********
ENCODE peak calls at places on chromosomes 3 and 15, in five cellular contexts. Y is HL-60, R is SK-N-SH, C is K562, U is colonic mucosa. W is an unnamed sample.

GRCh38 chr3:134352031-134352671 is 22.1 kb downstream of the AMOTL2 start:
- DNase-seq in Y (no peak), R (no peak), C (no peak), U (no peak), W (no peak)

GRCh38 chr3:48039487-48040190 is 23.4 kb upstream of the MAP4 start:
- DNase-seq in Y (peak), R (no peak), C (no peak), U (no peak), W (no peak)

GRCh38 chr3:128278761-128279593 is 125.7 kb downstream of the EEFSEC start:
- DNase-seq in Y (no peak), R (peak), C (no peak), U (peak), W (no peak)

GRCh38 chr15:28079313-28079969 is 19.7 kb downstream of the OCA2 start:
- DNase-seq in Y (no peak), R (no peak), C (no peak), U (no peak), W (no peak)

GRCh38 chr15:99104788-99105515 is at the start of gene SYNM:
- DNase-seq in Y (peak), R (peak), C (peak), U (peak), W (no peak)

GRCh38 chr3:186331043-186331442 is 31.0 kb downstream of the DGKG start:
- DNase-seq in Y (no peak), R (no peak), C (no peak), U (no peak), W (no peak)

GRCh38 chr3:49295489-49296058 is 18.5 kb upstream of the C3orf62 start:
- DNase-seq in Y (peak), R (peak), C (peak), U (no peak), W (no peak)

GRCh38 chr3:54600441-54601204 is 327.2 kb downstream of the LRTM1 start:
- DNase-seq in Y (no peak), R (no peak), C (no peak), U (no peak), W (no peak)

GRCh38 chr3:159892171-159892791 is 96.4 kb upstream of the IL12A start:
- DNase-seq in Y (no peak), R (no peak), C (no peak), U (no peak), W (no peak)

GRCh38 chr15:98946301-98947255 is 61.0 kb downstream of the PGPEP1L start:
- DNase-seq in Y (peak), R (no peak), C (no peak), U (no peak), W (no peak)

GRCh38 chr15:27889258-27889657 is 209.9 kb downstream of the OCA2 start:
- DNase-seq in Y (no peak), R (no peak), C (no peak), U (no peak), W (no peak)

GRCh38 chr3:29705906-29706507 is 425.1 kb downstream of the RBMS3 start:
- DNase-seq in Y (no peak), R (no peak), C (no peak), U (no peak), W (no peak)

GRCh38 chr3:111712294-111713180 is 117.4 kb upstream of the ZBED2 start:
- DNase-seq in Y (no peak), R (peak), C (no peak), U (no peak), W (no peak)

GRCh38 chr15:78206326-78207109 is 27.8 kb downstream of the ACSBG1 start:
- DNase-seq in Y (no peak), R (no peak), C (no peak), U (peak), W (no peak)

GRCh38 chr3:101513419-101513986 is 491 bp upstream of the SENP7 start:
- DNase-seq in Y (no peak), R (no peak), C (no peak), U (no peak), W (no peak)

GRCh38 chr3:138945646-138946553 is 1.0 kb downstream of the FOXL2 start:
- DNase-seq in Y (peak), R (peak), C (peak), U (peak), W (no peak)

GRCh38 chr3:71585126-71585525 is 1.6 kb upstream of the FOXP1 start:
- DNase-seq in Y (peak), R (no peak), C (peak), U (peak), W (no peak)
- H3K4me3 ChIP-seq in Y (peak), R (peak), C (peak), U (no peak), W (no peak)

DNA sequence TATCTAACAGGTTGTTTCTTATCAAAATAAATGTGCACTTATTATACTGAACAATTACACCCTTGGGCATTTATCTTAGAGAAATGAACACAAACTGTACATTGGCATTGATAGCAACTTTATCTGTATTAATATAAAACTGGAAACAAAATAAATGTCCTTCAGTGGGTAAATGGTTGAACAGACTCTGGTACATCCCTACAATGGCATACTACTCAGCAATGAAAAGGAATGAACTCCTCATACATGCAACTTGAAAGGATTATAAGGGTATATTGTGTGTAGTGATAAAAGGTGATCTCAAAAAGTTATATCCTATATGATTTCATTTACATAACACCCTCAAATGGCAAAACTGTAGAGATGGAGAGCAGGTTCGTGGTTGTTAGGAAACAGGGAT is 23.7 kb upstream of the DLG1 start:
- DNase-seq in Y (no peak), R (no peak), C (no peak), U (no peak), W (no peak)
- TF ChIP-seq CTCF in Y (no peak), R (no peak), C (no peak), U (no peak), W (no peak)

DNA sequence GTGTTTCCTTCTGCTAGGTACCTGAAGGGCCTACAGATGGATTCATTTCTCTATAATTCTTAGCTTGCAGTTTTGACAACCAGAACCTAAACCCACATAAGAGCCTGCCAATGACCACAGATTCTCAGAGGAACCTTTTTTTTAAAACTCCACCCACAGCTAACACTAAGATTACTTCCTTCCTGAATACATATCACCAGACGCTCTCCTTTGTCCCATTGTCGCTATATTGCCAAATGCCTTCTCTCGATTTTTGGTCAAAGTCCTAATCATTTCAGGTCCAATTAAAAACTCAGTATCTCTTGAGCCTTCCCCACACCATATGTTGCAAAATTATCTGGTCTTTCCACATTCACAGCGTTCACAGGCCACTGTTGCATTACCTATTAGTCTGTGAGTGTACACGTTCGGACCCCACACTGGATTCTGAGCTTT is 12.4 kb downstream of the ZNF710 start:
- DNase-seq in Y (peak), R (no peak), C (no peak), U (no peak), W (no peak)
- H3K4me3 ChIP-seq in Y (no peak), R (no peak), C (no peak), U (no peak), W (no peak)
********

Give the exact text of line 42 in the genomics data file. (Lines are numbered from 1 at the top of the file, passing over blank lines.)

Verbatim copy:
- H3K4me3 ChIP-seq in Y (no peak), R (no peak), C (no peak), U (no peak), W (no peak)